alternative cheaper sources of natural gas to remain competitive.
Azerbaijan
----------
6. Poti said PM Prodi had written the Government of Azerbaijan to
support the Edison-Socar collaboration to extract natural gas from
Azeri gas fields and that Edison had "no problems" with Azerbaijan.
He was also unaware of any Russian pressures on Azerbaijan to block
the project.
7. However, Poti said Edison cannot negotiate dates, volumes, and
prices until the BP-Statoli-led consortium completes the Shah Deniz
technical study. Edison believes the USG could help by urging BP (as
the most "friendly" partner in the consortium) to complete the
technical study as soon as possible. One key question for Edison is
whether the Shah Deniz gas field can produce sufficient natural gas
to allow Azerbaijan to export through the TGI. (Note: Edison
expects to import approximately eight BCMs per year through the IGI;
Greece, three BCMs per year. See reftel. End note.)
8. Poti does not think a USG direct intervention with the GOA is
needed at this stage, although he would welcome the USG letting the
GOA know of USG interest in the project.
Turkey
------
ROME 00002698 002.2 OF 002
9. Poti expressed concern over Turkey's desire to become an Azeri
natural gas distributor, rather than only a transit country. If
Turkey becomes a gas reseller, Poti sees two negative results:
Edison would have to pay Turkey additional fees, thus raising the
cost of natural gas to Edison; and Turkey could pump other natural
gas (Gazprom) into the TGI. Poti said that the USG could help by
urging Turkey to commit to the project as currently designed, with
Turkey providing only transit services. Edison would also like the
USG to urge Turkey to sign onto the Italy-Greece intergovernmental
agreement to make it a trilateral agreement. To avoid collapse of
the TGI project, Poti said Edison could agree to Turkey's Botas
becoming a partner, but he did not specify how.
Russia
------
10. Poti thinks Russia is no longer trying to block TGI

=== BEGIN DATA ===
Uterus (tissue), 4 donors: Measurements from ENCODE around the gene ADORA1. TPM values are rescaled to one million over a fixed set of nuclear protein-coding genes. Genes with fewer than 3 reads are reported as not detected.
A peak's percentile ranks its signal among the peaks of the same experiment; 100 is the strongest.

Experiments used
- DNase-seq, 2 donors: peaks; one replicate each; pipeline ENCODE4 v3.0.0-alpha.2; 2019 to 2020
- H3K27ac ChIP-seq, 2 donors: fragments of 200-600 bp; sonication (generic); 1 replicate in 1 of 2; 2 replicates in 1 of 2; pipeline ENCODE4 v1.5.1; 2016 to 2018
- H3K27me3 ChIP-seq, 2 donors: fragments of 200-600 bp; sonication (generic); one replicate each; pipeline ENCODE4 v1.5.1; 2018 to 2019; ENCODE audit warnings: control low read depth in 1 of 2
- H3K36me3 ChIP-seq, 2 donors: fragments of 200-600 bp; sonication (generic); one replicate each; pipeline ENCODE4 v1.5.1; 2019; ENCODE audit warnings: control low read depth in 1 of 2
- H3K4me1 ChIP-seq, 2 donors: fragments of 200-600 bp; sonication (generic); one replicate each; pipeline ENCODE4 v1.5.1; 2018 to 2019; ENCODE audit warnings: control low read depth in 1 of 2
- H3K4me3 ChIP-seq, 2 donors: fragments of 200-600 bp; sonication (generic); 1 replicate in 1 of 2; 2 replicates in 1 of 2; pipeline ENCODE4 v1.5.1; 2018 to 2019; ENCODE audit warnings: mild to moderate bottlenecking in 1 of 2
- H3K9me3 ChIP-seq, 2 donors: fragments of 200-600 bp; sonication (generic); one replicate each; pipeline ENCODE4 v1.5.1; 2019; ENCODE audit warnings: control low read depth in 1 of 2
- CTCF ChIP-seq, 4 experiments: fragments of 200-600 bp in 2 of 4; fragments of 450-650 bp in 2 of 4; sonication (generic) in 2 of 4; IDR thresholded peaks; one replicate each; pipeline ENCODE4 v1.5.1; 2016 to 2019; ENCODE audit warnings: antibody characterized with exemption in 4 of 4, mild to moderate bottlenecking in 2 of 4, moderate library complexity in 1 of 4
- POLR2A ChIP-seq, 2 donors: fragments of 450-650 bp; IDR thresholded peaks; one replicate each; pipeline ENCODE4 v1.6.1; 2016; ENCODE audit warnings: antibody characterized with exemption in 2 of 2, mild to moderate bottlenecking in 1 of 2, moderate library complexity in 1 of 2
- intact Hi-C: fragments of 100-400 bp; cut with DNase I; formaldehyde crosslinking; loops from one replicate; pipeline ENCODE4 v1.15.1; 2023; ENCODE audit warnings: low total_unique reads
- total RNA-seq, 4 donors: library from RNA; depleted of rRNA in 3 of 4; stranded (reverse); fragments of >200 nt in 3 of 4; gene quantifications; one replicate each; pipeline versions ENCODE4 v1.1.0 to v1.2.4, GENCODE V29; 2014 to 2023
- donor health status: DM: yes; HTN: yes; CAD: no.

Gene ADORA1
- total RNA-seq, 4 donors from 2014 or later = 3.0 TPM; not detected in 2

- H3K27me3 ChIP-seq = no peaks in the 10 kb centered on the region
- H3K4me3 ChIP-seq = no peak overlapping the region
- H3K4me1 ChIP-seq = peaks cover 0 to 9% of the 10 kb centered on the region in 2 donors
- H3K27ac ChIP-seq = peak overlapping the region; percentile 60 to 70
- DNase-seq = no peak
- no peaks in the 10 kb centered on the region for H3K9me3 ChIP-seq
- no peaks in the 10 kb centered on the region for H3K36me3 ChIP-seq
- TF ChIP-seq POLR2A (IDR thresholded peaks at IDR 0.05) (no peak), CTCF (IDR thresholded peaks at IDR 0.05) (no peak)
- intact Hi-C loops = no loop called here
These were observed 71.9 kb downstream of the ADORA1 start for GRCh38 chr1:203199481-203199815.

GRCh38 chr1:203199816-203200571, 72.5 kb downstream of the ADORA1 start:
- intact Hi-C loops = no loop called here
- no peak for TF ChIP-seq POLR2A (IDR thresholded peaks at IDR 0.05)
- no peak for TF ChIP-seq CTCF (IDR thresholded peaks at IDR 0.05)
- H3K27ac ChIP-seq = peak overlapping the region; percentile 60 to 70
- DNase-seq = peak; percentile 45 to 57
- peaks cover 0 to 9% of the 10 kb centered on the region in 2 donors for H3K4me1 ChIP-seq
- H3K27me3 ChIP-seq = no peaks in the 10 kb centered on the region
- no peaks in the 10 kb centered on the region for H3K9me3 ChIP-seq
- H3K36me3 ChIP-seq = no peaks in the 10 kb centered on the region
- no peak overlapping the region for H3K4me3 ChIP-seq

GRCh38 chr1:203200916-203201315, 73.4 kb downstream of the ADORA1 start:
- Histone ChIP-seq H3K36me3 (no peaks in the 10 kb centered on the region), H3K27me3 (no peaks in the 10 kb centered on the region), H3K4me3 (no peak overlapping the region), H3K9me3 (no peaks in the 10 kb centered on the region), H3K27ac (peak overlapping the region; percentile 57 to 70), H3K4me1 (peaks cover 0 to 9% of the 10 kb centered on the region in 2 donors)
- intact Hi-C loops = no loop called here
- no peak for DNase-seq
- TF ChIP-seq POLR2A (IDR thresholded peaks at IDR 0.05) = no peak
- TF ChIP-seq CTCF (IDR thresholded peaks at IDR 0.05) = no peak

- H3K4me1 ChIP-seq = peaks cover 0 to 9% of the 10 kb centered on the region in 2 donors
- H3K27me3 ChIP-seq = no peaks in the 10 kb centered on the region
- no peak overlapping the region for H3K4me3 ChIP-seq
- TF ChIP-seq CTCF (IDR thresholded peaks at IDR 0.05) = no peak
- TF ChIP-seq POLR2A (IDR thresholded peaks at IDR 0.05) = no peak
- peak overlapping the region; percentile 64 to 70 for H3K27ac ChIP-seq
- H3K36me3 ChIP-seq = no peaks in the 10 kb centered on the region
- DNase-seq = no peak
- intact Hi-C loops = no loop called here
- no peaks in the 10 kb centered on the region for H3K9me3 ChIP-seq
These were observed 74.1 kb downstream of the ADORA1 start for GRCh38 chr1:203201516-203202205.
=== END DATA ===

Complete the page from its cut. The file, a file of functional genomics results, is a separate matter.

construction and that Russian might see the pipeline as another
means to export Gazprom gas to Europe. Poti related that during
Russian President Putin's recent visit to Greece, Putin asked the
Greeks if Russian gas could be pushed through the IGI and the Greeks
told him that Gazprom should deal with Edison directly.
Iran
----
11. Poti hinted at, but did not elaborate on, possible problems
between Iran and Turkey, but he said Iran was not "hostile" to the
project.
Albania
-------
12. Poti said there is EU political pressure to route the TGI
through Albania. Edison is vigorously opposed to this idea because
there is no reason to route the gas through an additional country.
"There must be no confusion between the concept of Albania's
receiving natural gas, with which we agree, and Albania's
transporting natural gas, which we do not," Poti said. Edison is
willing to provide Albania with natural gas and has offered to build
a TGI spur pipeline to Albania, but sees no need for the entire
pipeline to pass through Albania. He said the pipeline goes through
enough "problem states" and that Edison does not want to be
Albania's hostage in the future. Alluding to USG interest in
enhancing EU energy security, Poti noted the USG could help by
advocating with the EU that the IGI continue the route as planned.
TGI and Nabucco
---------------
13. Poti believes the TGI and Nabucco projects (the latter linking
Turkey and Austria via Bulgaria, Romania, and Hungary) are not
incompatible. To the contrary, he said, the two pipelines will
complement each other, if the situation in Iraq and Iran stabilize.
However, given the TGI's smaller scale and relative simplicity, Poti
believes that the TGI is more likely to be completed first.
SPOGLI